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Comment from the book world in November 2015

November 2015

'Short stories are nearer poetry than anything.'

23 November 2015

‘Short story is a terrible term, I much prefer the French term conte. I looked up the word "short" in the OED, and it is almost always used pejoratively. Short stories are nearer poetry than anything. They are like a conversation, a dialogue. And besides, some of them are quite long.'

Jane Gardam, whose 10th short story collection The Stories recently won the Charleston-Chichester Award for a Lifetime's Excellence in Short Fiction.


Are biographers ultimately responsible to their subject?

15 November 2015

‘It is a mark of the importance that still attaches itself to biography as an art form that practically every example of it that appears in a publisher's catalogue tends to cause offence to someone...

All this raises the associated questions: who is the biographer writing for, and to whom is he or she ultimately responsible? If the answer to the first question hangs tantalisingly out of reach, the second's answer is "the subject". The difficulty here is that life-writers who believe that their sole duty is to the person they happen to be writing about are almost guaranteed to upset the keeper of the flame. Sonia Orwell, for example, went to her grave in 1980 convinced that she had betrayed her husband's memory by allowing Bernard Crick to write his first, pioneering biography Orwell: A Life. Posterity, alternatively, would probably maintain that Crick's view was just as valid as Sonia's, even if Crick lacked the substantial advantage of being married to him.'

D J Taylor in the Independent on Sunday.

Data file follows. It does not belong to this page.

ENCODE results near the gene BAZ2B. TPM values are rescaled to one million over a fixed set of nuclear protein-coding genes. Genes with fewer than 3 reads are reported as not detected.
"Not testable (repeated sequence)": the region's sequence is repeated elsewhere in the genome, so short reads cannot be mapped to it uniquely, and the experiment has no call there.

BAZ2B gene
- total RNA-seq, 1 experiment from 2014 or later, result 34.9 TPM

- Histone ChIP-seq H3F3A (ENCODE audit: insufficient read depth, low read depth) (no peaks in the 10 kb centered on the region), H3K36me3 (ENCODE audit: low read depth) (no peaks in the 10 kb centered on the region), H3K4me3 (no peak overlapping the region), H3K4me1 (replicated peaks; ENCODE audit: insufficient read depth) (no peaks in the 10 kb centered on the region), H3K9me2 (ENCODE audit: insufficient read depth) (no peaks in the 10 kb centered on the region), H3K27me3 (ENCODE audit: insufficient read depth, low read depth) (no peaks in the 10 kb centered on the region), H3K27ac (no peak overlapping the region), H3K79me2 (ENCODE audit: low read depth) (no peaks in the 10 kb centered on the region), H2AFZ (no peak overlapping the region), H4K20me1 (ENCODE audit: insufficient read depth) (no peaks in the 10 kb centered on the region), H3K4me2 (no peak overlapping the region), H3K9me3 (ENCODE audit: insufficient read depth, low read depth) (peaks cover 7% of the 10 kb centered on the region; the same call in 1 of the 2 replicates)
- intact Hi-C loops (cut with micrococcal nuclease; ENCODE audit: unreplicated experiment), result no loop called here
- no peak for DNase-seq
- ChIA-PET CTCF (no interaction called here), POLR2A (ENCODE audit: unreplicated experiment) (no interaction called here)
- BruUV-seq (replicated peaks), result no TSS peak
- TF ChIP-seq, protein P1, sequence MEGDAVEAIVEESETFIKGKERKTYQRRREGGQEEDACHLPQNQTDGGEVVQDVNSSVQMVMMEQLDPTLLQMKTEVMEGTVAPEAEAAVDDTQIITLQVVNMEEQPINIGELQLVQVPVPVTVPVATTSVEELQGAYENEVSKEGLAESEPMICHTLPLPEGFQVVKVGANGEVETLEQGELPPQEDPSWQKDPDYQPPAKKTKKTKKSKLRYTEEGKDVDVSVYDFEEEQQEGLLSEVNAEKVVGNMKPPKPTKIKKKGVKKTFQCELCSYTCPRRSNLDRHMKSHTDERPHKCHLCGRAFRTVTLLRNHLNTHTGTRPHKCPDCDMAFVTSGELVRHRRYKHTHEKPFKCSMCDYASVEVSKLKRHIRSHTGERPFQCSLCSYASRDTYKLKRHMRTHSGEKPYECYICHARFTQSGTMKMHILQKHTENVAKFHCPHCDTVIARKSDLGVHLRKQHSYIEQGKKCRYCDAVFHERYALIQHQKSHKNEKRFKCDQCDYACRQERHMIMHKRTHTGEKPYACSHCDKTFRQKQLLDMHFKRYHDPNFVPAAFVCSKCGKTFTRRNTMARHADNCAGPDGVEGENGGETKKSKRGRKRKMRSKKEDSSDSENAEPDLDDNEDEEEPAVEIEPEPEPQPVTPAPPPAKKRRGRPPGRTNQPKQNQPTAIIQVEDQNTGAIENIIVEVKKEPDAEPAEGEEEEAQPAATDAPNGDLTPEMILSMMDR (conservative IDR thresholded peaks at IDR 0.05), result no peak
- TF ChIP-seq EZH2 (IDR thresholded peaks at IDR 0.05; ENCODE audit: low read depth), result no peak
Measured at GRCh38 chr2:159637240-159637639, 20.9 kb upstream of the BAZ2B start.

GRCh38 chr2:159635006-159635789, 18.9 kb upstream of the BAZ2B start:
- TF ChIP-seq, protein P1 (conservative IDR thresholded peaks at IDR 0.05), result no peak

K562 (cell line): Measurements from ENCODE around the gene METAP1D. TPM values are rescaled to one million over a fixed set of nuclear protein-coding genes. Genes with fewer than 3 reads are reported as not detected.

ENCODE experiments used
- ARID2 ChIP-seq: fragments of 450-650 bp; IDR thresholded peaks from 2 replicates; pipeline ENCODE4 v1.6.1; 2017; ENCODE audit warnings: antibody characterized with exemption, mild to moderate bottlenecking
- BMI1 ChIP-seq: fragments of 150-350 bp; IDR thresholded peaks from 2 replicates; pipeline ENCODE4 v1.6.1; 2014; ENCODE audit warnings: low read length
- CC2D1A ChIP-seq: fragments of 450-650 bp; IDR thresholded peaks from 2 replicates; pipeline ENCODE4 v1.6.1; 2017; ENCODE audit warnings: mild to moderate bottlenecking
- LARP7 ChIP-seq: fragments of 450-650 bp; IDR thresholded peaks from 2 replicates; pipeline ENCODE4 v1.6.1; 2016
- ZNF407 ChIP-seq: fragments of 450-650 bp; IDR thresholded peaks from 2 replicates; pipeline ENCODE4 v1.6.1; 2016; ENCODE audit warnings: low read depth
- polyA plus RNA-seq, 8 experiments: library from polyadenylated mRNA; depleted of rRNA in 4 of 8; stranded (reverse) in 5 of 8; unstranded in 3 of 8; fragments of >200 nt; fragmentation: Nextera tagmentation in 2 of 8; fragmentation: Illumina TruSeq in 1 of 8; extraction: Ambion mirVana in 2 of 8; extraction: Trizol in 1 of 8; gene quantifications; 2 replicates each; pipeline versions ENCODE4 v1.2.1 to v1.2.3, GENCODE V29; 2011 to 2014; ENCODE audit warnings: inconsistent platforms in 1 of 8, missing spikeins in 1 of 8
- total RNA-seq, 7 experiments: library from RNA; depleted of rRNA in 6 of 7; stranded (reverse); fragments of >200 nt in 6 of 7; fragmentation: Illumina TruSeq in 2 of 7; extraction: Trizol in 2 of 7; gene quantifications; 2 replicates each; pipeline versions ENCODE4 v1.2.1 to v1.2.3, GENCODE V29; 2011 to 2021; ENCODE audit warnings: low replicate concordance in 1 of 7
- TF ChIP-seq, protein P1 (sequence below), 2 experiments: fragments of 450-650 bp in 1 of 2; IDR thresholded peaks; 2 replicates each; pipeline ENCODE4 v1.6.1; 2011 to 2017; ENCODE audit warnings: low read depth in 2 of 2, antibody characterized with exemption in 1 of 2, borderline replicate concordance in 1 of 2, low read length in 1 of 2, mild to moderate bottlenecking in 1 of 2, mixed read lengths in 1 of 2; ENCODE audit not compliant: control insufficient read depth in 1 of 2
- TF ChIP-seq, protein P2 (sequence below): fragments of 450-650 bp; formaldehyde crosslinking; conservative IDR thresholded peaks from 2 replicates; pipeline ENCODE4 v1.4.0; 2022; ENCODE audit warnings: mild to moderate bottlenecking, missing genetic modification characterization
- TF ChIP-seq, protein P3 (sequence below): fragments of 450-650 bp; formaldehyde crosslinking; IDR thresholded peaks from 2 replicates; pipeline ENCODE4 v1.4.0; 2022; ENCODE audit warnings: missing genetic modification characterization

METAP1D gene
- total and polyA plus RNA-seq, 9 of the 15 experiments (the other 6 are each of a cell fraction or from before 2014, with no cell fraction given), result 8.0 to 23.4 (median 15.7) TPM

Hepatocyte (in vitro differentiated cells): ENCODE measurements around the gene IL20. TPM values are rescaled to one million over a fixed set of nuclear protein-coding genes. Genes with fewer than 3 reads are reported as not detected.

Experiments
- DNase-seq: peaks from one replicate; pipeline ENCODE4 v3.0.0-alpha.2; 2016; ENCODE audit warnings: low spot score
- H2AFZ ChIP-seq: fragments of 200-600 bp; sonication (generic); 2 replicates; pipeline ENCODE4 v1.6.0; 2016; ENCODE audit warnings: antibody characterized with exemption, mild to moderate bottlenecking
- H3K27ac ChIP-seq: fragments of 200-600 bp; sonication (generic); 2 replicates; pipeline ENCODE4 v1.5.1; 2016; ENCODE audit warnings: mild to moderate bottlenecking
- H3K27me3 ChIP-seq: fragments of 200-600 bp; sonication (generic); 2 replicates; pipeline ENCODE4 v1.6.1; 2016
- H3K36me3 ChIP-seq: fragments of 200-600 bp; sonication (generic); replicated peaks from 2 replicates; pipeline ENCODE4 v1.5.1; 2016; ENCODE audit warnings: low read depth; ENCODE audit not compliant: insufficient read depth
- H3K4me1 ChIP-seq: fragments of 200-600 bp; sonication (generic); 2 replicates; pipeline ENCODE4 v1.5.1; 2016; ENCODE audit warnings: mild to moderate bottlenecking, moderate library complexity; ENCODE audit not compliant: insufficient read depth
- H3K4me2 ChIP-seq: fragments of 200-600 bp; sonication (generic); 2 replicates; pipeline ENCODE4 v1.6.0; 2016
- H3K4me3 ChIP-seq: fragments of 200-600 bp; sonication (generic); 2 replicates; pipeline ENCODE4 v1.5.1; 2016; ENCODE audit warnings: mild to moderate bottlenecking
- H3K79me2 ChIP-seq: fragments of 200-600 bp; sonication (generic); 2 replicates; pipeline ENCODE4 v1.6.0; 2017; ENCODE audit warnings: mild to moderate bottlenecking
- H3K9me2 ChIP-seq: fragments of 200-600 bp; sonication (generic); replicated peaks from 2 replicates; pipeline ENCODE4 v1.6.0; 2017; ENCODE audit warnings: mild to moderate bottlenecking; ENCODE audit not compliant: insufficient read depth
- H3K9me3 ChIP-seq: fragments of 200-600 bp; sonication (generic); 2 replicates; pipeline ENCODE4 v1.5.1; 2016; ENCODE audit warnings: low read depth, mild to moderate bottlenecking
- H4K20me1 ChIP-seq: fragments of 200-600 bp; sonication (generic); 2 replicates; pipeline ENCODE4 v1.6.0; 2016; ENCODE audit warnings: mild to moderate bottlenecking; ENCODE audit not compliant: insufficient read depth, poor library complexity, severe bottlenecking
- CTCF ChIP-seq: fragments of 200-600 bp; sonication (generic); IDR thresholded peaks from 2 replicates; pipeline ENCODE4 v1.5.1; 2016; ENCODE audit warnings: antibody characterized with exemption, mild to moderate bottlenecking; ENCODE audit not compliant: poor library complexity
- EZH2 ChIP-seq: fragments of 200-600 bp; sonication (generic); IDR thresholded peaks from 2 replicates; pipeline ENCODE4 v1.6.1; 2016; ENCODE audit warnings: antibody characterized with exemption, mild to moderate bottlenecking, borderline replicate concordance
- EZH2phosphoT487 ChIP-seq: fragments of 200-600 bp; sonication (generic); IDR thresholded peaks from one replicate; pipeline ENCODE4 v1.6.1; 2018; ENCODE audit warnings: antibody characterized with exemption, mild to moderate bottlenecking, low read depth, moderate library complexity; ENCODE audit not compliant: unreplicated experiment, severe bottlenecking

Becoming a writer, the hard way

8 November 2015

‘I just thought: Wow, there is so much to learn here (a forensic laboratory). And I said: "I will do anything you will let me to be useful if you just let me hang around."

I didn't set out to work there for six years. I honestly was so dumb, I thought when I got there I would do this for a few months and then write this great novel. Well, I wrote one and nobody wanted it. I wrote a second and nobody wanted it. I wrote the third and nobody wanted it. And then I went back to the newspaper to see if I could get a job. I thought, you've really failed. Like usual. Loser, loser, loser.

Nobody was writing about that sort of stuff back then. I kept being told, nobody wants to read about laboratories or morgues. And a woman who does it? No thank you! Wow. Well, I guess that turned out not to be true.'

Patricia Cornwell, whose latest book is Depraved Heart, in the Observer magazine.


'I had yet to live an interesting life'

2 November 2015

'I remember telling myself that I had yet to live an interesting life. What could this twenty-something woman who'd lived only in Massachusetts write about? Weren't there enough poems singing the praises of New England leaves? I decided to stop writing. I needed to go out and extend the margins of my world before I'd know anything worthy of a poem. And so I joined the Peace Corps, traveled the desert, took care of children during the famine, and stayed in West African brothels. And even then, I didn't believe I could write.

As a young writer, I had dreamed of changing the world, now I believed the only way I could return to writing was to have absolutely no expectations. And so it was that a Thursday night workshop held in an eccentric woman's living room allowed me to begin my journey back to writing. I went on to obtain an MFA in Creative Writing. The journey took ten years. Ten years of not writing in order to begin again.' Susan Rich on her website